Morning Star Staff
With her hands, Irma Wray creates beauty that she hopes will transform the lives of children living in Ukrainian orphanages.
The Vernon resident is having a sale of silk flower arrangements March 18 and is donating all of the proceeds to Crossroads Relief and Development for their project, Hugs for Orphans. After learning about the non-profit group’s work with 988 children at seven state-run orphanages in Lviv, Ukraine, Wray vowed to help in any way she could.
“I have again realized how blessed I am to live in Canada and appreciate the simple things of food and shelter, choices and opportunities, safety to worship,” said Wray, who was born in Halbstadt, Ukraine in 1943 and came to Canada when she was 10 years old. “When I saw this program about Crossroads on 100 Huntley Street, it touched me as I realized that I too could have been an orphan in Ukraine. I was born in a Ukrainian village that was destroyed during the war and the hospital was being bombed at the time. Doctors and medical staff were shot and only a couple of nurses were still alive in hiding. It’s a miracle I survived, thanks to the grace of God and my mom’s love for me that she fled with me in her arms and we were running for our lives. My mother had nothing, not even food to feed herself.
“Many have survived wars and more, but how bleak and dark those days can be without hope and help.”
Crossroads is a faith-based humanitarian relief and development organization, responding to humanitarian crisis with both short-term emergency response and long-term development projects. Since 1982, Crossroads has partnered with more than 60 on-site, local NGOs to provide more than $36 million in aid and emergency relief around the globe.
Crossroads is “inspired by God to love and serve all people, regardless of religion, race, ethnicity, sexual orientation, or gender.” According to the organization, close to 100,000 children are living in orphanages in Ukraine, without the care and support of family. Up to 80 per cent of the children are considered “social” orphans, abandoned by their parents due to substance abuse, poverty or mental illness. Studies have revealed the negative impact on children when they don’t receive love, affirmation or a sense of belonging. As a result, statistics have shown that when the children “age out,” 70 per cent of the boys will lead a life of crime, 60 per cent of girls end up in the sex trade and 10 per cent will commit suicide.
Since 2007, Crossroads has been working in Ukraine, with students from L’viv Theological Seminary providing care, hope and spiritual guidance to the children.
“Since they started, they have met their original goal of $50,000 to run the program for another year,” said Wray. “There are many things they are looking at and are making priority lists.”
A few of the items on the list include: clean mattresses; repairing a bathroom that is not in working condition; equipment for trades training, such as sewing machines and woodworking tools, so the children have a trade when they age out at 18 and venture into adulthood; fixing, painting and making the buildings safer and more comfortable.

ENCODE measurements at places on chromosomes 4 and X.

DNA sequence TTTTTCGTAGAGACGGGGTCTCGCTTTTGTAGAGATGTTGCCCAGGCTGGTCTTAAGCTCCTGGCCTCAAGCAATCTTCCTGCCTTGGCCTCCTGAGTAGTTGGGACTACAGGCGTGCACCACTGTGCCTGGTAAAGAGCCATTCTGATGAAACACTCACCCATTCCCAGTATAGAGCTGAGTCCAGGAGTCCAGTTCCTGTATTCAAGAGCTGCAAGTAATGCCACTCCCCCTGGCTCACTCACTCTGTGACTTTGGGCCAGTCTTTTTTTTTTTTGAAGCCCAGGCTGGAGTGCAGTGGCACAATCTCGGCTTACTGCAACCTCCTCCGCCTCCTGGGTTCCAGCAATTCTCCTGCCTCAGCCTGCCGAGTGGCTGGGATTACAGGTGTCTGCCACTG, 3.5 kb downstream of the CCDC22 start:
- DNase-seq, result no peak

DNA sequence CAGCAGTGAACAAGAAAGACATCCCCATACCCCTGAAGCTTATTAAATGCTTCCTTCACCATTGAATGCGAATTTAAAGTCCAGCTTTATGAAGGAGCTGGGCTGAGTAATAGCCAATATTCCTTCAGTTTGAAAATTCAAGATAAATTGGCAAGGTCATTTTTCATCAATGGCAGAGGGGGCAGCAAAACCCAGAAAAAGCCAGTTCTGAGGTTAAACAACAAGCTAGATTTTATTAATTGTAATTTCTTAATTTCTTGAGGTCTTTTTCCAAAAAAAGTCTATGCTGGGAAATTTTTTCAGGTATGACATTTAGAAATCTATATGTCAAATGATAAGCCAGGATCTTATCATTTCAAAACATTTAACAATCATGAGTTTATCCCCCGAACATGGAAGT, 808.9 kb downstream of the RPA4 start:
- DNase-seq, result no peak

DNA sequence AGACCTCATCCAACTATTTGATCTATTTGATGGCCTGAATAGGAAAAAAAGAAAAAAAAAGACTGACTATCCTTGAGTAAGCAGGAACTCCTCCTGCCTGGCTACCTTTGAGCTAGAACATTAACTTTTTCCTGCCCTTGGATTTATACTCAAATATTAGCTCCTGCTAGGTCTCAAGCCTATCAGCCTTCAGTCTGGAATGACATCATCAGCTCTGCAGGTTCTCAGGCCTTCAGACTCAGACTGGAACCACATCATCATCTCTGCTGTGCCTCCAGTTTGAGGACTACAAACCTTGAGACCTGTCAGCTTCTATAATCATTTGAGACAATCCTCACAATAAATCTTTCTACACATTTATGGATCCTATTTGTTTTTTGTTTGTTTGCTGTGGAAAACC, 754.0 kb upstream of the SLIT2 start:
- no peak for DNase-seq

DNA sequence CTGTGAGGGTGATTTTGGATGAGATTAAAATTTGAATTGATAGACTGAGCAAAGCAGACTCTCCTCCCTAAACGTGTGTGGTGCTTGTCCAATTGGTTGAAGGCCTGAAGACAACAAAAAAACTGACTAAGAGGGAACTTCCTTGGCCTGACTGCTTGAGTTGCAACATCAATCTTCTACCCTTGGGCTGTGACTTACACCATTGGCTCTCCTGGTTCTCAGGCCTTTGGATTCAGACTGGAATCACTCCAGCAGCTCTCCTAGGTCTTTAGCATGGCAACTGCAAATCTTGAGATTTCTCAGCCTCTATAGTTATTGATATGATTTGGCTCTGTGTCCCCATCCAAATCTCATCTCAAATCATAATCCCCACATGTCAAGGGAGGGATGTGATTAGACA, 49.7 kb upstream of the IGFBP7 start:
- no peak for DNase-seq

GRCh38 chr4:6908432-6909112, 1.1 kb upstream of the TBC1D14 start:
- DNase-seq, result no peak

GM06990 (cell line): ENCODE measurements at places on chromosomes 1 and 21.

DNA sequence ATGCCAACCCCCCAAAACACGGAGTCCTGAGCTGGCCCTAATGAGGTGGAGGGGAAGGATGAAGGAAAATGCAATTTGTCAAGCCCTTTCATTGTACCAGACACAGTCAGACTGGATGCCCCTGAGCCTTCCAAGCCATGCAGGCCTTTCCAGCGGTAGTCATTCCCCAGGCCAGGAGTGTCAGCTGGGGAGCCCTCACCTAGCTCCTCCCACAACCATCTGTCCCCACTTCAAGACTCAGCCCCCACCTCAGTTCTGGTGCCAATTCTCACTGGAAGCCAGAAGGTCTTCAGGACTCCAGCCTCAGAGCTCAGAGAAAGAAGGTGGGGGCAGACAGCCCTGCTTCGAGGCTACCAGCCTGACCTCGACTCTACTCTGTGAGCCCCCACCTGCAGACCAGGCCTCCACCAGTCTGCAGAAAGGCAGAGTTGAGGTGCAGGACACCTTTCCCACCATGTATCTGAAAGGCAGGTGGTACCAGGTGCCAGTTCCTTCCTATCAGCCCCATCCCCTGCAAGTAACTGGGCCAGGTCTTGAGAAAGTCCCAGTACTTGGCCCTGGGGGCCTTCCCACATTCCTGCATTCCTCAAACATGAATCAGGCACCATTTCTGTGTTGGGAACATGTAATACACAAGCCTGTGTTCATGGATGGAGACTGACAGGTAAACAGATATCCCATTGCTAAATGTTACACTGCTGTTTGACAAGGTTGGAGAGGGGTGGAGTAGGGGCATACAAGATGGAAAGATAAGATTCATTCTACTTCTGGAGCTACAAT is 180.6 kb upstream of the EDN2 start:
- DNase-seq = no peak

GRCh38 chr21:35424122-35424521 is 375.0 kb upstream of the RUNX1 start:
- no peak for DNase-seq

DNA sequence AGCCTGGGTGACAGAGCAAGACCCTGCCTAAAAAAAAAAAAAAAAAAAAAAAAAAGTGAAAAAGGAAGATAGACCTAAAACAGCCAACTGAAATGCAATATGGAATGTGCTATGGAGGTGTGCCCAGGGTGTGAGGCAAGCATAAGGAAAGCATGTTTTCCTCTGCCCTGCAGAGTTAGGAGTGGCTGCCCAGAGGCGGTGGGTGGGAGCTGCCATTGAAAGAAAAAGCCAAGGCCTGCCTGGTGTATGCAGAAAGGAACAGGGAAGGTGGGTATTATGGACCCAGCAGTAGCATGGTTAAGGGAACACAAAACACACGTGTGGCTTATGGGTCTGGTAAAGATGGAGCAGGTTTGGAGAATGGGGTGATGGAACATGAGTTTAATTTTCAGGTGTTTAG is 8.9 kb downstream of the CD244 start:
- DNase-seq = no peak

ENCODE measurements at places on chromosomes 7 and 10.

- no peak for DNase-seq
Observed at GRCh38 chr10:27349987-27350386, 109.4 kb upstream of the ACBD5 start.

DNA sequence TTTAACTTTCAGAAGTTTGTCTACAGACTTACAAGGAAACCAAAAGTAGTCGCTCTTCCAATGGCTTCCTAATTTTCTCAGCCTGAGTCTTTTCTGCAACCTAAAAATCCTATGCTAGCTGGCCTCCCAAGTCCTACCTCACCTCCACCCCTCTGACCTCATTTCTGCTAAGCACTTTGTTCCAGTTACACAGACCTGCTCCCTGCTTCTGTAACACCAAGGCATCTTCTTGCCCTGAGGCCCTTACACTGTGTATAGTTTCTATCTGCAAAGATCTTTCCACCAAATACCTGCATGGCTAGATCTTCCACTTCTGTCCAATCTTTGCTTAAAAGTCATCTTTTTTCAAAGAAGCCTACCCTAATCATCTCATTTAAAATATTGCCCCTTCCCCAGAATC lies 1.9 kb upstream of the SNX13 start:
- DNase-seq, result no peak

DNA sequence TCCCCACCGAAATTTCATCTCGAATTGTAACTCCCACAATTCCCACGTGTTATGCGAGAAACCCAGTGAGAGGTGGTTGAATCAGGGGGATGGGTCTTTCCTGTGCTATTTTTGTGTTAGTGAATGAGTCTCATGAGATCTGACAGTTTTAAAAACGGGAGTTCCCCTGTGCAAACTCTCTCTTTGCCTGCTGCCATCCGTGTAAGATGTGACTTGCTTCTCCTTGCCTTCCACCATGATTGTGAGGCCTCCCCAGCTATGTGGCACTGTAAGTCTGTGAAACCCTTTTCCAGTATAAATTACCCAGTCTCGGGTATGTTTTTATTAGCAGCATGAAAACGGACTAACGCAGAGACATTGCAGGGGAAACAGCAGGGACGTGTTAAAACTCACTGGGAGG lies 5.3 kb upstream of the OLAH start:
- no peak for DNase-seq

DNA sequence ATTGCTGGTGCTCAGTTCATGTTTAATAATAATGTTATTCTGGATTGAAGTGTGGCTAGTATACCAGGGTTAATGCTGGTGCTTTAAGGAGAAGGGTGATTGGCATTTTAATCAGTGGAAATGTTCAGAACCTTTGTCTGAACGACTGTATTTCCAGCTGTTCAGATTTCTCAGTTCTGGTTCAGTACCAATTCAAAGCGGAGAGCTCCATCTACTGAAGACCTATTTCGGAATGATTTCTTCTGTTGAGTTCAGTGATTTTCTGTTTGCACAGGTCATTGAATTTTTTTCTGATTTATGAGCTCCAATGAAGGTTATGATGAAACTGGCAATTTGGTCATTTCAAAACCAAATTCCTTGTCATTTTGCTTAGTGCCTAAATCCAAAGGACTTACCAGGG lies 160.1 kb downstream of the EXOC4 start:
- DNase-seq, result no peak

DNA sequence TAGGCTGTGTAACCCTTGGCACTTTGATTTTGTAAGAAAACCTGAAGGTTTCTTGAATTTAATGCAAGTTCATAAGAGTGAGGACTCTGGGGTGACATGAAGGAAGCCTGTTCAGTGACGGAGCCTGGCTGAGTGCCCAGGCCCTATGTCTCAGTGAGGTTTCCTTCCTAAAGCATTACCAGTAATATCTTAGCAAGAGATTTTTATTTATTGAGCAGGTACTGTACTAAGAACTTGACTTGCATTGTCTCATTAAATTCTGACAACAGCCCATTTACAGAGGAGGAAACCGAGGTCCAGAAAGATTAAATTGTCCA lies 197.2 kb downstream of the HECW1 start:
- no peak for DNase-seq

“These precious children are living in derelict, state-run orphanages where things are even worse since the Russians have been at war with them the last three years,” said Wray, adding that the orphanages are home to children ages five to 17. “Let’s give them hope, help and skills for a trade — choices that we often take for granted.
“I believe any one of us could have had different circumstances, without choices, like these orphans have had. Without the opportunities we have been given, our life might have looked quite different. Most of us are immigrants from somewhere, in some part of our family tree — I know my family is. We are so grateful to be in this wonderful country of Canada where we had a chance to make a new life, safe and free, to give back to our community and share the many blessings God has given us.”
Wray’s husband passed away a little more than two years ago and in 2015 she broke her hip and wrist. But she wants to give back to those in need, and making floral arrangements has been a way of building up her strength.
“I have been doing silk arrangements for many years, initially as I have allergies to fresh flowers indoors — this I did with my husband Gord, whom I miss terribly. The lack of sun in the winter can be hard for me and this hobby has helped me look forward to spring, new growth, new things and of course gardening.
“Like many other seniors, bills build up, and debt is always on our minds, especially when a spouse has needed extra health care, but I gladly give all I can make on the sale of these bouquets to these precious children.”
Wray’s sale of silk floral arrangements takes place March 18 from 10 a.m. to 5 p.m. at 4112 Cascade Dr., Vernon. She will have 150 arrangements for sale, in a variety of colours, styles and prices, with all proceeds going to Crossroads; please note that all sales are cash only. If you can’t make it to the sale, please email firstname.lastname@example.org to make an appointment.
For more information about Crossroads, or to make a tax-deductible donation, please see www.crossroads.ca or call 1-800-265-3100.